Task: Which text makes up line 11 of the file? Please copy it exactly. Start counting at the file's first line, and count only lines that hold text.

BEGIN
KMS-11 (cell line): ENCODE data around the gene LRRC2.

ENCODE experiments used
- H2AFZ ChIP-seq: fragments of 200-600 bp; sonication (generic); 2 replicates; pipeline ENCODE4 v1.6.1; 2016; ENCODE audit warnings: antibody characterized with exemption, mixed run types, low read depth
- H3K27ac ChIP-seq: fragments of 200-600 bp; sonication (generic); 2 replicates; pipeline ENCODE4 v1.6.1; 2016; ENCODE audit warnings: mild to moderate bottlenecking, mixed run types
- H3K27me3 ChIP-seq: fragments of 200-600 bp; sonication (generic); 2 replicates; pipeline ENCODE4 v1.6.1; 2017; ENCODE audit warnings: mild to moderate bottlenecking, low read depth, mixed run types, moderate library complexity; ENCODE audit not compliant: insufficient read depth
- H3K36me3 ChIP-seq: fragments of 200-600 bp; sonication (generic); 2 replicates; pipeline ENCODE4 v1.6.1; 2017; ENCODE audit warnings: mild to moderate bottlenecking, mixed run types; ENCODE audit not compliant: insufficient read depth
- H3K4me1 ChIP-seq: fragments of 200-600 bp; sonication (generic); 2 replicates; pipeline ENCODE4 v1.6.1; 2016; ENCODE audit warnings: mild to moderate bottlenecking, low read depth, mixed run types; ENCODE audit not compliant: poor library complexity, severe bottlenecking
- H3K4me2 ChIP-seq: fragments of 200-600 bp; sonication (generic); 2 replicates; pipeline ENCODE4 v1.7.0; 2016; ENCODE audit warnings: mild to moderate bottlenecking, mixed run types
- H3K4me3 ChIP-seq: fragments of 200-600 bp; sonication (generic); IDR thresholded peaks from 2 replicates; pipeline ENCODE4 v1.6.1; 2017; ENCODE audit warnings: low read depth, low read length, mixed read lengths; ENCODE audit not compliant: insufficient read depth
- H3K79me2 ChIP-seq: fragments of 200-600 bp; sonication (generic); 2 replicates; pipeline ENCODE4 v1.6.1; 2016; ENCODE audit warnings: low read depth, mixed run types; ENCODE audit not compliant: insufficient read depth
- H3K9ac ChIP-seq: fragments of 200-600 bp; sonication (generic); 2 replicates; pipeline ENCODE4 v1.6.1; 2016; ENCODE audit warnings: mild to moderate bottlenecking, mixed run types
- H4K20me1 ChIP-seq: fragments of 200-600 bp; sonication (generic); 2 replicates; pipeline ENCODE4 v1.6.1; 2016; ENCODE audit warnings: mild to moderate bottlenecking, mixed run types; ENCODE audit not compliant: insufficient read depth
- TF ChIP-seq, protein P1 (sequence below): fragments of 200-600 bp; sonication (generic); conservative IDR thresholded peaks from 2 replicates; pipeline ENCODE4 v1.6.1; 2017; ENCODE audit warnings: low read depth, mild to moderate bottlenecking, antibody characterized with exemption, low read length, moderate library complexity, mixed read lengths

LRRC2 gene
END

- H3K9ac ChIP-seq: fragments of 200-600 bp; sonication (generic); 2 replicates; pipeline ENCODE4 v1.6.1; 2016; ENCODE audit warnings: mild to moderate bottlenecking, mixed run types